Steamboat Springs After placing their four finalists for the Steamboat Springs superintendent position under the microscope during three public interviews at The Steamboat Grand today, Steamboat Springs School Board members are now focusing their attention on two top candidates.
Finalists Bradley Meeks, a superintendent with the Farmington Area Public Schools in Minnesota, and Lance Villers, the superintendent of the 500-student Custer County School District in Westcliffe, were informed after five hours of public interviews that they were the board’s top two choices to lead the district.
Candidates Rosanne Fulton, the assistant superintendent of the 30,000-student Tacoma School District in Washington, and Michelle Johnstone, a principal at Spangler Elementary School in Longmont, still remain in the running, but the board told them they were the bottom two candidates and would not be the focus of ongoing discussions for the position.
Board member Brian Kelly said the interviews with the candidates changed the impressions of the four contenders that he had after reading their résumés.
“I thought the process went well,” he said. “We’ve been at this process of selecting a new superintendent for six to eight weeks in one way or another. I have completely different opinions of the finalists having met them, which is why you have to do this in person.”
Board President Robin Crossan said the board would meet at 5:30 p.m. Monday to try to settle on a top candidate and begin negotiating a contract. Colorado Open Meetings Law required that the board make public the list of finalists at least 14 days before a person is appointed, making June 25 the earliest date the board can officially hire the next superintendent. Finalists’ names were revealed June 11.
During the interviews with the board and two subcommittees of district faculty and staff members, the candidates stressed their experience, leadership styles and passion for education. All of the candidates were asked the same questions, which ranged from what their strategic plan for the district would include to how they would improve academic achievement for all students.
During his eight-year tenure as a superintendent in Farmington, Minn., Meeks, 50, oversaw the passage of a $111.8 million bond package in 2005 that was used to build a high school and elementary school in the growing district, which serves 6,400 students. He hopes to relocate to Steamboat after he resigned his position as superintendent of Farmington Area Public Schools in February, citing differences of opinion with members of the local school board.
The Minneapolis Star Tribune reported in March that Meeks received $88,000 in severance pay after signing a resignation agreement with the board. He remains superintendent of the district until Aug. 31, or until he leaves voluntarily or secures another job.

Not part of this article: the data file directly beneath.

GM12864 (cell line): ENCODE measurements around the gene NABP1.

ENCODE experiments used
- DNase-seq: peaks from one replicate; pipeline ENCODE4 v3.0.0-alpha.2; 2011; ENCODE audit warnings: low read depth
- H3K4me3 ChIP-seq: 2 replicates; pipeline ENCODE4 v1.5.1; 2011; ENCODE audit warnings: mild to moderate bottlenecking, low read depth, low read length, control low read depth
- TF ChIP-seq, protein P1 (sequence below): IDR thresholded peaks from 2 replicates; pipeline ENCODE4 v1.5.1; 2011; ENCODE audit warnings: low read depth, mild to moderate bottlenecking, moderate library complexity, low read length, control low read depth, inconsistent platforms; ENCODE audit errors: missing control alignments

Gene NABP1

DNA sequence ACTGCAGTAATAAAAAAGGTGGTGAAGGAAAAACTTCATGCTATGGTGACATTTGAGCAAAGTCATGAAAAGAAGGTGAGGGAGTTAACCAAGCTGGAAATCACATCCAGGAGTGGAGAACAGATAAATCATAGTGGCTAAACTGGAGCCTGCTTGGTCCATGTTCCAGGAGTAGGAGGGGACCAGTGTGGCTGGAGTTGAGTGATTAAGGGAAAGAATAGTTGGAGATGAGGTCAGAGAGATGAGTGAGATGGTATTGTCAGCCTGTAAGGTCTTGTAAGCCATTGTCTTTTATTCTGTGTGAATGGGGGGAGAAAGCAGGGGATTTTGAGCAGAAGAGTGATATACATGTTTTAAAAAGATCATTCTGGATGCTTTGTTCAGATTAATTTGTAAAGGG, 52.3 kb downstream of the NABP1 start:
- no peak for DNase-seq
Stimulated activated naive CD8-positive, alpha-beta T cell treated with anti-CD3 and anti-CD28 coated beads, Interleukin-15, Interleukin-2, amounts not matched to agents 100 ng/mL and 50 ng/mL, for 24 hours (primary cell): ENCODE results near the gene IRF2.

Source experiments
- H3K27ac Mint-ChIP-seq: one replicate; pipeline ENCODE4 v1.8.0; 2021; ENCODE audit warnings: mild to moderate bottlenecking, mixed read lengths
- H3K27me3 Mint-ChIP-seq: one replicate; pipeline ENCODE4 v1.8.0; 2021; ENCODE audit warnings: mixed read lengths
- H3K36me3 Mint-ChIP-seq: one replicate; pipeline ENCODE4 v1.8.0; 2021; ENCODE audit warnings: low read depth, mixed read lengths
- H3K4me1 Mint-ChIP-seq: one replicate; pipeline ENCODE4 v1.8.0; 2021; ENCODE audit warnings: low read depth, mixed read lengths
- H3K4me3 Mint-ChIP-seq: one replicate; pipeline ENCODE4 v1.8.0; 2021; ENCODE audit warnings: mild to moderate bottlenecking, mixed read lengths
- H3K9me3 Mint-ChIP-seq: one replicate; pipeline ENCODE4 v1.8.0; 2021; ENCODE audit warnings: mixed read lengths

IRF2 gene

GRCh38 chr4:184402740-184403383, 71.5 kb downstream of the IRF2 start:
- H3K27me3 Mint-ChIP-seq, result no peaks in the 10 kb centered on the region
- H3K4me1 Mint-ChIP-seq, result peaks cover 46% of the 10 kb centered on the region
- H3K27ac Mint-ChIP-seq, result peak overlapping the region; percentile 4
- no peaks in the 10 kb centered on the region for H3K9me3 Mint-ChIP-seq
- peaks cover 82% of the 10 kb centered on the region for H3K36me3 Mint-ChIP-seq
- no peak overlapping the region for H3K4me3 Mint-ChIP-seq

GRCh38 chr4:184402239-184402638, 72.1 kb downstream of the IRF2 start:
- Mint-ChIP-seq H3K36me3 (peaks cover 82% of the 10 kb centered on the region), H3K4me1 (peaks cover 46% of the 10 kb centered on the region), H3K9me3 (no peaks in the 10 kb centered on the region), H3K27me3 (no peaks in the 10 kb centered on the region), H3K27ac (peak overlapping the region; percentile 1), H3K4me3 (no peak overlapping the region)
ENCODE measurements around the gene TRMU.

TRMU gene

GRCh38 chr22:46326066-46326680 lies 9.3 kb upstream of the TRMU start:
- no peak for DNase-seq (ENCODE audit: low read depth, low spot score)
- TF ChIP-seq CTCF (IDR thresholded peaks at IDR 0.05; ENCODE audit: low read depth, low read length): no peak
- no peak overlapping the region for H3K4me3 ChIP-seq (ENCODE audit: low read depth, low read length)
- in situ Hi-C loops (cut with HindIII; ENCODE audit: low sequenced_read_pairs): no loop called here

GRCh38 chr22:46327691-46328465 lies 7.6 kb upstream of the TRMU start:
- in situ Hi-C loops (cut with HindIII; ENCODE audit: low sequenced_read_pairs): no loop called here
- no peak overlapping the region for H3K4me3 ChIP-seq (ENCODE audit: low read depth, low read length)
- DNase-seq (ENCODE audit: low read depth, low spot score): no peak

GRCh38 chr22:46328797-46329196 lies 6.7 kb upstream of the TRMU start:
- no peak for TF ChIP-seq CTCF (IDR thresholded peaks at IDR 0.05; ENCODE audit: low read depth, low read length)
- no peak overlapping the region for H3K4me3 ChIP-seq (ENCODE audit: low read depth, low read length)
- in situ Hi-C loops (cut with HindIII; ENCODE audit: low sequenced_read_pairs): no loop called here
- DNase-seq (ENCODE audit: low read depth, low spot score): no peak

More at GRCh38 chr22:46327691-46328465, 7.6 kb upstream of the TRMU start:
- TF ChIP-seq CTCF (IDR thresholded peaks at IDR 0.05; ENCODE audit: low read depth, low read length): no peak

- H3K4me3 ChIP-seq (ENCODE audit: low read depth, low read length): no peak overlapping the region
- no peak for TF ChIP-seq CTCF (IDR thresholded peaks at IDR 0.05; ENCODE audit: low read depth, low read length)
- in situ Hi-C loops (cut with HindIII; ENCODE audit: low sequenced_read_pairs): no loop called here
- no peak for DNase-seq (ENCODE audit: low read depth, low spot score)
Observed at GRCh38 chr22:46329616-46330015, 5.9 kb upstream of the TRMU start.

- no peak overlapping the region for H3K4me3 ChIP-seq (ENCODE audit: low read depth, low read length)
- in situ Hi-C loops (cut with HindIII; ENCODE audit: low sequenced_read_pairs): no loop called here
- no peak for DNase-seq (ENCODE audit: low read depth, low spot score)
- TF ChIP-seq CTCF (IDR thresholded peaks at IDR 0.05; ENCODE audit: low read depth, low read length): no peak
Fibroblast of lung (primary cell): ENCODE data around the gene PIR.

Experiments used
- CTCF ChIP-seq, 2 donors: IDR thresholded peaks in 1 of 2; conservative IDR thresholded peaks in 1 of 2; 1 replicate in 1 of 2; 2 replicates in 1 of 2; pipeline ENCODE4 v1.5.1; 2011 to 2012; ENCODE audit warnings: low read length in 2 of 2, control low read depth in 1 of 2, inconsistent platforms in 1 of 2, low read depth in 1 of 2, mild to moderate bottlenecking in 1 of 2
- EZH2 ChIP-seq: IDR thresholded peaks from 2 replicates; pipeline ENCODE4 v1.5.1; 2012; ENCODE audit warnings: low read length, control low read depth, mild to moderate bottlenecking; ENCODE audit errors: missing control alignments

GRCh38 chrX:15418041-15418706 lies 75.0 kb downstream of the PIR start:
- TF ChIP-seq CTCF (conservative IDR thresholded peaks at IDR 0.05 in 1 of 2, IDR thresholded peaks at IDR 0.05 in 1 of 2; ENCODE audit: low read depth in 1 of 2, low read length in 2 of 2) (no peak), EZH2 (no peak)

“We had a new board come on in January, and they were looking at a different direction,” Meeks said. “I thought (resigning) was the most professional thing to do and the best decision for my family.”
Meeks told the board in his interview that his experience as a superintendent in both the larger Farmington school district and a small district in Aberdeen, S.D., would help him step into the leadership role in Steamboat.
Villers, 47, started in education as a teacher in Wyoming in 1989. He’s held the superintendent position in Westcliffe for five years and previously served as a secondary principal in Custer County, as well as director, manager and financial officer at Horn Creek, a Christian camp and conference grounds west of Pueblo. Villers said this week that he’s ready to move to Steamboat to accept a more challenging role.
“Steamboat’s a bigger district, a bigger town,” he said. “More than anything, I’m ready for the challenge of trying something new.”
After the interviews, the board discussed the pros and cons for each candidate, how they would benefit the district, and what parts of their résumés were causes for concern.
Board members and the interviewing committees praised Villers for his honesty, his experience and his statement that a school district “cannot quantify everything.” Meeks was praised for his scope of experience in small and large districts, his familiarity with alternative education programs such as Montessori and charter schools, and his “confident and calm demeanor.”
Carol Fisher, a grandmother of a Soda Creek Elementary School student, sat in on several of the interviews because she said it was an important process to witness.
“It was more detailed than I would have thought,” she said after leaving an interview session with Meeks. “They’re all good candidates, and very different from each other.”
The district received about 24 applications from people across the country hoping to replace departing Superintendent Shalee Cunningham, who is leaving Steamboat this month to become superintendent of the Novato Unified School District in Marin County, Calif.
— To reach Scott Franz, call 970-871-4210 or email scottfranz@SteamboatToday.com